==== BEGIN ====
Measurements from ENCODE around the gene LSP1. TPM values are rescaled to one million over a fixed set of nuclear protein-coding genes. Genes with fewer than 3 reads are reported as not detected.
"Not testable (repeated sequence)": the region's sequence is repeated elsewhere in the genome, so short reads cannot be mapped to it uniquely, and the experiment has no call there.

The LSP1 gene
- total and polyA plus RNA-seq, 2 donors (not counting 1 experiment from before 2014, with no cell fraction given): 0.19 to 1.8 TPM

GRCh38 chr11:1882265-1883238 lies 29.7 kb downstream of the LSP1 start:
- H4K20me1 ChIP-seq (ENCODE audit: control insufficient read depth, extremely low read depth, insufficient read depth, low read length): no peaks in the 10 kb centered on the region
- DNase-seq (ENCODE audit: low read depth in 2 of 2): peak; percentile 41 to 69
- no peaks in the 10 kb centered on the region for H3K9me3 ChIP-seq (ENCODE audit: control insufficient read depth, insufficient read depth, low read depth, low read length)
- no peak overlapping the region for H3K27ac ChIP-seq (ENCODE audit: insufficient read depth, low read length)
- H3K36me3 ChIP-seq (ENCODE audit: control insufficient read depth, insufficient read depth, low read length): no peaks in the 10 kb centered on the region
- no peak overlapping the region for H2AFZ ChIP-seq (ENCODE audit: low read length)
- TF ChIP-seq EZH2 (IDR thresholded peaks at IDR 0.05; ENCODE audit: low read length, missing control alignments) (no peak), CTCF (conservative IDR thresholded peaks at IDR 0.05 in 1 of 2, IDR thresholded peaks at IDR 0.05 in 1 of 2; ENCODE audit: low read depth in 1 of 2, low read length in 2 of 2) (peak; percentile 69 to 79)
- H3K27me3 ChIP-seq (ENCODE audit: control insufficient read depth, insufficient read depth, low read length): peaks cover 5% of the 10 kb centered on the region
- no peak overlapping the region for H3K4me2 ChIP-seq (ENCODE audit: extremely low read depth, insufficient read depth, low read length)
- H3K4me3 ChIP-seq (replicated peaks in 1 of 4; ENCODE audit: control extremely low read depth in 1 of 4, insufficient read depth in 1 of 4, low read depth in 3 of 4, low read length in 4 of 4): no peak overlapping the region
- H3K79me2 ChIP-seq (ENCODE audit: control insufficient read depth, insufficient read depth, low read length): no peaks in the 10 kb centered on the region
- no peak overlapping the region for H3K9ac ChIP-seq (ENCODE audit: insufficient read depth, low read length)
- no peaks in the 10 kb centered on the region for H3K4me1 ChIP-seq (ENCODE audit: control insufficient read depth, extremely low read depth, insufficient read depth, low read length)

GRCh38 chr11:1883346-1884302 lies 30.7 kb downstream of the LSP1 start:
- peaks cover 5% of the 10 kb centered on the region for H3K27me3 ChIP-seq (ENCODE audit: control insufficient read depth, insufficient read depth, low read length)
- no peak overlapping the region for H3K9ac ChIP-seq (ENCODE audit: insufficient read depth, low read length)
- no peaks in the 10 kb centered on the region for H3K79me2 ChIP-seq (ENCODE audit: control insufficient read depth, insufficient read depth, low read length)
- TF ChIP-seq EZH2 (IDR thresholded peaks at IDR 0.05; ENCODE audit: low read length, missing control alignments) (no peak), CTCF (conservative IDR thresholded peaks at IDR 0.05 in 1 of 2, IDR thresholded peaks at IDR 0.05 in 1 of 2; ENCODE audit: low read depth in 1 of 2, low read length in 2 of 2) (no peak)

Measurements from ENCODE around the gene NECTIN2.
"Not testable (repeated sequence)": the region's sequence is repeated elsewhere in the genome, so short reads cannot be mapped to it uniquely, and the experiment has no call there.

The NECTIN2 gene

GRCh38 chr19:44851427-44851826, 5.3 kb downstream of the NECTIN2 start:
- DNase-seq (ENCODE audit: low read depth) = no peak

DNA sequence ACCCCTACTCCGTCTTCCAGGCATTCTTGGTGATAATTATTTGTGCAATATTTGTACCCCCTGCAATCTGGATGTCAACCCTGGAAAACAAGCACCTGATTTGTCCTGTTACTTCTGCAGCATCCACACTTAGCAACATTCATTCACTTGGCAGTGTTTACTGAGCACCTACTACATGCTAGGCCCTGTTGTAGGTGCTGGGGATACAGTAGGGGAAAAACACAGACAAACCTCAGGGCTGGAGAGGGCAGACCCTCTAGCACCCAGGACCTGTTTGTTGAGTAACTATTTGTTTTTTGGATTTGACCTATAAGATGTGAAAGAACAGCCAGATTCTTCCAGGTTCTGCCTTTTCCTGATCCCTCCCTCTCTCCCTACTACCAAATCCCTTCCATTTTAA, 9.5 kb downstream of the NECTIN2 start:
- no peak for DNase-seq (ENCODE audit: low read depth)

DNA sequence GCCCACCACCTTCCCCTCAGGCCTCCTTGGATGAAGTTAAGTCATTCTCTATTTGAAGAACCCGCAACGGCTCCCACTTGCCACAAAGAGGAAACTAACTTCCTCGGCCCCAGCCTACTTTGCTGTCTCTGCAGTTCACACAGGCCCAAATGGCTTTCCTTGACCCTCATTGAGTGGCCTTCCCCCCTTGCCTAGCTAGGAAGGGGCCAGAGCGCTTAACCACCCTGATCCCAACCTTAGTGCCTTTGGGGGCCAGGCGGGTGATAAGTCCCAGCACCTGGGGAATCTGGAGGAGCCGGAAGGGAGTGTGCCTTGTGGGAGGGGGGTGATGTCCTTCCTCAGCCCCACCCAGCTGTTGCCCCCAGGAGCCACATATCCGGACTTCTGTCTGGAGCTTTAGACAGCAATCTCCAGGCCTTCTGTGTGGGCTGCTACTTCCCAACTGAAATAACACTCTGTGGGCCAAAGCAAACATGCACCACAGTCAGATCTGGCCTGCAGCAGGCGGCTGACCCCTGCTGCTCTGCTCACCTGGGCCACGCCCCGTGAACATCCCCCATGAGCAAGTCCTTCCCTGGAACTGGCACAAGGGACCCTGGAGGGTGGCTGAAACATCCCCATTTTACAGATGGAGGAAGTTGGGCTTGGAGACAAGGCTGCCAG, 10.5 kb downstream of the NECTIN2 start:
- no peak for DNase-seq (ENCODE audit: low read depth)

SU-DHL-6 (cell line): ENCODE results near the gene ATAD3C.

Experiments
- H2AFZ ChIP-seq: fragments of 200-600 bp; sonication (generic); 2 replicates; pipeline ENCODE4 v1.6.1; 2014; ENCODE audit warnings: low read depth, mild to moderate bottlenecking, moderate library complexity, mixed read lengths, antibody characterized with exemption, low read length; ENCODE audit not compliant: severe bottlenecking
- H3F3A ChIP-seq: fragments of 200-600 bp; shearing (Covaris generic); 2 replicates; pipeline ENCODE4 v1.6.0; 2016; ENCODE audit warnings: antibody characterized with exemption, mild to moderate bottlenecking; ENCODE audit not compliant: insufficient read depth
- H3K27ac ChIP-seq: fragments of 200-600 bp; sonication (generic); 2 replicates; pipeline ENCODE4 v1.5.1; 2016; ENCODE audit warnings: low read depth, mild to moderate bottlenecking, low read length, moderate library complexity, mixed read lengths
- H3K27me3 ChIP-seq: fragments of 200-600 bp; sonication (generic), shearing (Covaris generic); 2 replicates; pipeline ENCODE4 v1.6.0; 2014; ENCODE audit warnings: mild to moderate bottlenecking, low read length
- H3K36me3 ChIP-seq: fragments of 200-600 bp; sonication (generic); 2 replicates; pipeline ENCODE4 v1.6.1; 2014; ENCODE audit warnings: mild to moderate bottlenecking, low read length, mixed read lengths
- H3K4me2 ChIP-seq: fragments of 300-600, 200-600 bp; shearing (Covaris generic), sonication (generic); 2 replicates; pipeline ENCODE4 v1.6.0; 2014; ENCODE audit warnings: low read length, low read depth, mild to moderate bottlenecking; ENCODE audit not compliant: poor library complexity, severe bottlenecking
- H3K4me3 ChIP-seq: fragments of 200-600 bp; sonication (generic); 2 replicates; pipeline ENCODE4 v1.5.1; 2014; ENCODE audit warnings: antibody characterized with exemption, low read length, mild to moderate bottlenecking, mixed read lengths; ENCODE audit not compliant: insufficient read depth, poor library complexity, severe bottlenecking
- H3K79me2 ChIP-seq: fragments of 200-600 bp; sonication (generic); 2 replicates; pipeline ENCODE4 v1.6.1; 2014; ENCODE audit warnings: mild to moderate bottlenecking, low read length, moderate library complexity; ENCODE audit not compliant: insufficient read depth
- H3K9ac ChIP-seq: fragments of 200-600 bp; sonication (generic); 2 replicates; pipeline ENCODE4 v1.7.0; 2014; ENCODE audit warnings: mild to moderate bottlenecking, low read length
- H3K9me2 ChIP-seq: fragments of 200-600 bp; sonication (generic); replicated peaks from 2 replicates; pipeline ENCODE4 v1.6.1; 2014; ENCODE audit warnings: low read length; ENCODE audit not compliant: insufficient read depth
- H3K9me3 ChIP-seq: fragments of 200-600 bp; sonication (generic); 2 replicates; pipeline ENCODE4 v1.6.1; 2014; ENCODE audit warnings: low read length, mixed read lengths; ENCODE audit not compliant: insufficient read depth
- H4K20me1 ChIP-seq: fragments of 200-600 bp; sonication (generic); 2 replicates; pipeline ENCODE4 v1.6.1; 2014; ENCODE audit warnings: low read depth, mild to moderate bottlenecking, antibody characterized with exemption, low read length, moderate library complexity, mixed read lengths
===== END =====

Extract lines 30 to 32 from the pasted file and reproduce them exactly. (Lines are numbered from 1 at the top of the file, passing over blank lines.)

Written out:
- no peak for DNase-seq (ENCODE audit: low read depth)

DNA sequence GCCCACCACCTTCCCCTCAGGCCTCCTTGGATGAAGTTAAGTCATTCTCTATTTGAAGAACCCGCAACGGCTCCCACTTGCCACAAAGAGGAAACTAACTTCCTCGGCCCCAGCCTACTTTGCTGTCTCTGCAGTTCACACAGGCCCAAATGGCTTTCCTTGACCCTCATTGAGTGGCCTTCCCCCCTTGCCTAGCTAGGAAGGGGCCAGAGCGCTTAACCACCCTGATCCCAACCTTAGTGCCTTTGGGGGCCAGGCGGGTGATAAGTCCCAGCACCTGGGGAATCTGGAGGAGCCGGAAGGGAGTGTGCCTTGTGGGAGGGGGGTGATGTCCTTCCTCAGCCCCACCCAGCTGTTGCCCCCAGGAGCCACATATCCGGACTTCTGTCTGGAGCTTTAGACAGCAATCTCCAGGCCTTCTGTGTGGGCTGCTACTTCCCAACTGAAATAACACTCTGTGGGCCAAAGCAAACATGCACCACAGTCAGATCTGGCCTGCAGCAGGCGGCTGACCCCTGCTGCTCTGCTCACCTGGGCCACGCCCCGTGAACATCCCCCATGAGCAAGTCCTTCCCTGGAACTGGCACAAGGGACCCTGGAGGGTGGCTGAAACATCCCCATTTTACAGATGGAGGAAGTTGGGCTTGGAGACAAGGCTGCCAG, 10.5 kb downstream of the NECTIN2 start:
- no peak for DNase-seq (ENCODE audit: low read depth)